that could get very exciting.
Shares are up 38% in the last 12 weeks.
The Shire deal was a big for the company, and that's why shares
went basically from $3 to over $4.
Was there one more you wanted to tell me about?
The last company I want to talk about is Aastrom Biosciences Inc.
(ASTM:NASDAQ). We believe it to be the world's leader in stem
cells. The company is about to enter a phase 3 trial that has
been signed-off on by the FDA for critical limb ischemia (
) where blood flow to the legs and feet is reduced and patients
end up having legs amputated. This is an autologous procedure,
meaning that the patient's own stem cells are taken from the
body, in this case from hip marrow, and then processed, expanded
as a multicellular dose and then reinserted into the patient in
20-minute procedure. This autologous cell technology was
pioneered by Dendreon with its Provenge therapy. It's basically
about modifying a patient's cells outside the body and then
giving them back to that same patient.
Why is it important to use an autologous system?
By using your own stem cells you avoid all the IP problems, for
one, and second you also avoid all of the embryonic stem cell
religious and political controversies. In addition, the FDA is
comfortable with personalized treatments like this, whether it be
bone marrow grafts or Dendreon's Provenge cancer-treatment model.
If this works and if Aastrom gets approval, we could be using
these types of procedures further down the road in many of the
other potential stem cell areas, including some of the more
exciting ones such as regenerative medicine where we're really
starting to see things happen.
An autologous graft could be a two-edged sword. You avoid
immunotoxicty because patients receive their own cells back. But
couldn't those cells contain the same genes and produce or allow
the same disease phenotype to reappear at a later time?
That's why the company is running the trials, to show safety and
efficacy over time. Most of the failed wound healing drug
candidates focused on a single protein, but at the end of the day
the body uses many different proteins in the wound healing
process. So, one of the underlying theories is that by using stem
cells we might get the full cascade of wound-healing proteins
instead of just one specific protein. That could make a big
difference. Off-the-shelf therapies make sense in lots of ways,
but they have been extremely tricky with a lot of issues. There
are still so many IP problems, and that scares me as an investor.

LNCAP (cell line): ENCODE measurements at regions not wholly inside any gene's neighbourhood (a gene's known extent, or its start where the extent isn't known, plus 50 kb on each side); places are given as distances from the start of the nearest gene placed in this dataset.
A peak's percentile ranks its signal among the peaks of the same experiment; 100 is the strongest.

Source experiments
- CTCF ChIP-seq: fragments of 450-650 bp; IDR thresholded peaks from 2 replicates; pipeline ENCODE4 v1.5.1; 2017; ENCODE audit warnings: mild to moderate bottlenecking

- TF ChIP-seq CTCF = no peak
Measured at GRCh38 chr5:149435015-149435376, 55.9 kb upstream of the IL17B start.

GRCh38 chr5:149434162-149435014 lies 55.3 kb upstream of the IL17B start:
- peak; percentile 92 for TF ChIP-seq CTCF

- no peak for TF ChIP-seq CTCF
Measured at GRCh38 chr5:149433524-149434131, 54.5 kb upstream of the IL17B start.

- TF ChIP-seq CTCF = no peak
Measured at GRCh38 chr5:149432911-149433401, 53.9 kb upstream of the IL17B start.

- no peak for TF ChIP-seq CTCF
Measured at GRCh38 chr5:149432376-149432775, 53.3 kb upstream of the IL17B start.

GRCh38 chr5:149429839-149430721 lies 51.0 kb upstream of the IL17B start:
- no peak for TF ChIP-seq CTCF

Aastrom can bypass so much of that.
John, do you have an investment theme?
Well, I know a lot of people are talking about and focusing on
platforms, and a couple of our names fit that theme. But, we are
really looking for classic, innovative biotechs. We are looking
for real fundamentals, but also good management teams that can
execute. Right now we are seeing tremendous opportunity for
investors and traders.
Many thanks to you, John. I have enjoyed it.
My pleasure, George.
John McCamant joined the
Medical Technology Stock Letter
as associate editor in 1987 and was named editor of this
leading investment newsletter in August 2000. McCamant has spent
25 years on the frontlines of biotechnology investing. As an
equities analyst for the American Healthcare Fund, he uncovered
investment opportunities and guided investment strategy. At
Burrill & Company, a San Francisco-based private merchant
bank, he was a lead in raising $75M for a venture capital fund.
Mr. McCamant has established an extensive network that includes
contacts throughout the investment banking and venture capital
communities. His expertise in biotechnology investments is a
subject of media interest. He is frequently consulted and quoted
by The Washington Post, Business Week, Reuters, Bloomberg, CBS
1) George Mack of
The Life Sciences Report
conducted this interview. He personally and/or his family own
shares of the following companies mentioned in this interview:
2) The following companies mentioned in the interview are
The Life Sciences Report:
none. Streetwise Reports does not accept stock in exchange for
3) John McCamant: I personally and/or my family own shares of the
following companies mentioned in this interview: None. I was not
paid by Streetwise for participating in this story.